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  • Meeting abstract
  • Open Access

The early life gut microbiota and atopic disease

  • 1, 2Email author,
  • 3,
  • 1,
  • 3,
  • 3,
  • 4,
  • 5, 6,
  • 7, 8,
  • 9, 10,
  • 11,
  • 5, 6,
  • 2, 12,
  • 1,
  • 1, 3, 13,
  • 2, 12 and
  • 1
Contributed equally
Allergy, Asthma & Clinical Immunology201410 (Suppl 2) :A63

https://doi.org/10.1186/1710-1492-10-S2-A63

  • Published:

Keywords

  • Asthma
  • Quantitative Polymerase Chain Reaction
  • Skin Prick Test
  • Short Chain Fatty Acid
  • Atopic Disease

Background

Asthma is the most prevalent of all childhood diseases and accounts for the majority of hospitalizations and school absences in children [1]. Current mouse model research has identified the early life gut microbiota as a potential therapeutic target for the prevention of asthma and atopic diseases [24]. We hypothesize that the early life gut microbiota could play a similar preventative role against atopic disease development in humans.

Methods

1262 children enrolled in the Canadian Healthy Infant Longitudinal Development (CHILD) Study with complete skin prick test and wheeze data at one year were grouped into four clinically relevant phenotypes: atopy + wheeze, atopy only, wheeze only, and control. Bacterial 16S rDNA from 3-month and 1-year stool samples of 319 children in these four phenotypes was extracted, amplified, and subjected to high throughput Illumina sequencing. Quantitative polymerase chain reaction (qPCR) and short chain fatty acid (SCFA) analysis were also conducted on 44 children in the two extreme phenotypes (atopy + wheeze vs. control).

Results

16S sequence analysis of our sample cohort (319 subjects) identified bacterial populations that differed in abundance in the atopy + wheeze group at 3-months of age but not at 1-year of age. Additionally, significant changes in the abundance of certain bacterial genera were found in the atopy + wheeze group when compared to controls by qPCR at 3-months of age only. Changes in stool short chain fatty acid production between the atopy + wheeze group and the control group were also observed at 3-months of age only.

Conclusions

Shifts in the relative abundance of certain gut bacterial populations and differences in the levels of stool SCFAs before 3-months of age are associated with atopy and wheeze at one year of age.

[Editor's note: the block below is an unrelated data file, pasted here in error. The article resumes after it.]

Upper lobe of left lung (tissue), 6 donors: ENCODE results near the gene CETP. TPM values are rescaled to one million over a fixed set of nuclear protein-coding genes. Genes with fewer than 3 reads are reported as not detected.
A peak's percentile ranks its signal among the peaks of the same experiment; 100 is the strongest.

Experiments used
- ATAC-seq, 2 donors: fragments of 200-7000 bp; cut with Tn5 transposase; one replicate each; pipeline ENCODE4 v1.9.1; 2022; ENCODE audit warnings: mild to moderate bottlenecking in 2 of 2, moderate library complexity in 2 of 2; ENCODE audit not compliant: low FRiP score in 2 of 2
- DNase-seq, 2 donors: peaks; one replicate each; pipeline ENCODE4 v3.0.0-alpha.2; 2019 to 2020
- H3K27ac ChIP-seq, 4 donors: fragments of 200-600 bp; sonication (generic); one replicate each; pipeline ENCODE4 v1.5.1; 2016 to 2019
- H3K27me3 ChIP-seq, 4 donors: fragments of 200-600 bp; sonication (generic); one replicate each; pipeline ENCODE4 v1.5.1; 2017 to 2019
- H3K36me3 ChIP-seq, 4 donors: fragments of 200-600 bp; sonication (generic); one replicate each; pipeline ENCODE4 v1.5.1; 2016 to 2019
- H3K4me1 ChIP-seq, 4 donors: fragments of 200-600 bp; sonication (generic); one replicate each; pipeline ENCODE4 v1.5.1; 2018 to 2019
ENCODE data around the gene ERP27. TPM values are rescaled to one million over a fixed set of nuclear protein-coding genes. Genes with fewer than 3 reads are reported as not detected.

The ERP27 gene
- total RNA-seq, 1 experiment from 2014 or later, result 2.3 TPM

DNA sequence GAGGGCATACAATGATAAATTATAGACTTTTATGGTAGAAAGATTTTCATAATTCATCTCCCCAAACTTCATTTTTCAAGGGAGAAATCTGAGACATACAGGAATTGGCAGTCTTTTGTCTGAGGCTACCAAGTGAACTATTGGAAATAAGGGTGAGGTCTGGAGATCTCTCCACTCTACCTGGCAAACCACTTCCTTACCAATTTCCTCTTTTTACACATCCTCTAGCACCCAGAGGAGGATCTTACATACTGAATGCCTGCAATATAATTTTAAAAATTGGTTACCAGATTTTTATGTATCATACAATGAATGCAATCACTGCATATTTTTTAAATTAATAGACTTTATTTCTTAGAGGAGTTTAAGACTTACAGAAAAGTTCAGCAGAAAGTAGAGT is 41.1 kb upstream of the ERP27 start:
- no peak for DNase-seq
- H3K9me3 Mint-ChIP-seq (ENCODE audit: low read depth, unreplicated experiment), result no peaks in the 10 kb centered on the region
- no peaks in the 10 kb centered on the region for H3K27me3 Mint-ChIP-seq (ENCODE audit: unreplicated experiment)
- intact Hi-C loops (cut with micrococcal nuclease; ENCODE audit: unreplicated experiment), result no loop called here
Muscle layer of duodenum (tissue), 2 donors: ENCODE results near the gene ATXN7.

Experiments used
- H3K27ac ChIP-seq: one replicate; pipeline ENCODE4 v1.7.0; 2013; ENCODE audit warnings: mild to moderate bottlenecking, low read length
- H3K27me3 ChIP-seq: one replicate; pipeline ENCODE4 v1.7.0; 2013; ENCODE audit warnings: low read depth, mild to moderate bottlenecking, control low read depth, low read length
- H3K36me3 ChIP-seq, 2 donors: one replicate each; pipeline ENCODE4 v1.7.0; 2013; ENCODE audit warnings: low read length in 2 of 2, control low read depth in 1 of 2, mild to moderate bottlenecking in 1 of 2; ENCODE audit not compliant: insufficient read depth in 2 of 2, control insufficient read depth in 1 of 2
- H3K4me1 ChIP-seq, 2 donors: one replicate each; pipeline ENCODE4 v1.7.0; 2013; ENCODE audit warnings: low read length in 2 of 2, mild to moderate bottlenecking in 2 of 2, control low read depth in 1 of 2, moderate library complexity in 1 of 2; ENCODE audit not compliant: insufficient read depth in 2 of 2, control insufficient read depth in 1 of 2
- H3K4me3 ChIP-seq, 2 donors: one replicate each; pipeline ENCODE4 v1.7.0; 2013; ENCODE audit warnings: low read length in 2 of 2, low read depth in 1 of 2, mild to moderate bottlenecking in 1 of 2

Notes

Authors’ Affiliations

(1)
Department of Microbiology & Immunology, University of British Columbia, Vancouver, British Columbia, V6T 1Z4, Canada
(2)
The Child and Family Research Institute, Vancouver, British Columbia, V4Z 4H4, Canada
(3)
Michael Smith Laboratories, University of British Columbia, Vancouver, British Columbia, V6T 1Z4, Canada
(4)
Department of Statistics, University of British Columbia, Vancouver, British Columbia, V6T 1Z4, Canada
(5)
St. Joseph’s Healthcare, Hamilton, Ontario, L8N 4A6, Canada
(6)
Department of Medicine, McMaster University, Hamilton, Ontario, L8S 4L8, Canada
(7)
Department of Pediatrics, University of Toronto, Toronto, Ontario, M5S 2J7, Canada
(8)
Hospital for Sick Children, Toronto, Ontario, M5G 1X8, Canada
(9)
Department of Pediatrics, University of Alberta, Edmonton, Alberta, T6G 2R3, Canada
(10)
School of Public Health, University of Alberta, Edmonton, Alberta, T6G 2R3, Canada
(11)
Department of Pediatrics and Child Health, University of Manitoba, Winnipeg, Manitoba, R3T 2N2, Canada
(12)
Department of Pediatrics, University of British Columbia, Vancouver, British Columbia, V6T 1Z4, Canada
(13)
Department of Biochemistry and Molecular Biology, University of British Columbia, Vancouver, British Columbia, V6T 1Z4, Canada

References

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  3. Russell SL, Gold MJ, Willing BP, Thorson L, McNagny KM, Finlay BB: Perinatal antibiotic treatment affects murine microbiota, immune responses and allergic asthma. Gut Microbes. 2013, 4: 158-64. 10.4161/gmic.23567.PubMed CentralView ArticlePubMedGoogle Scholar
  4. Arnold IC, Dehzad N, Reuter S, Martin H, Becher B, Taube C, Muller A: Helicobacter pylori infection prevents allergic asthma in mouse models through the induction of regulatory T cells. The Journal of Clinical Investigation. 2011, 121: 3088-3093. 10.1172/JCI45041.PubMed CentralView ArticlePubMedGoogle Scholar

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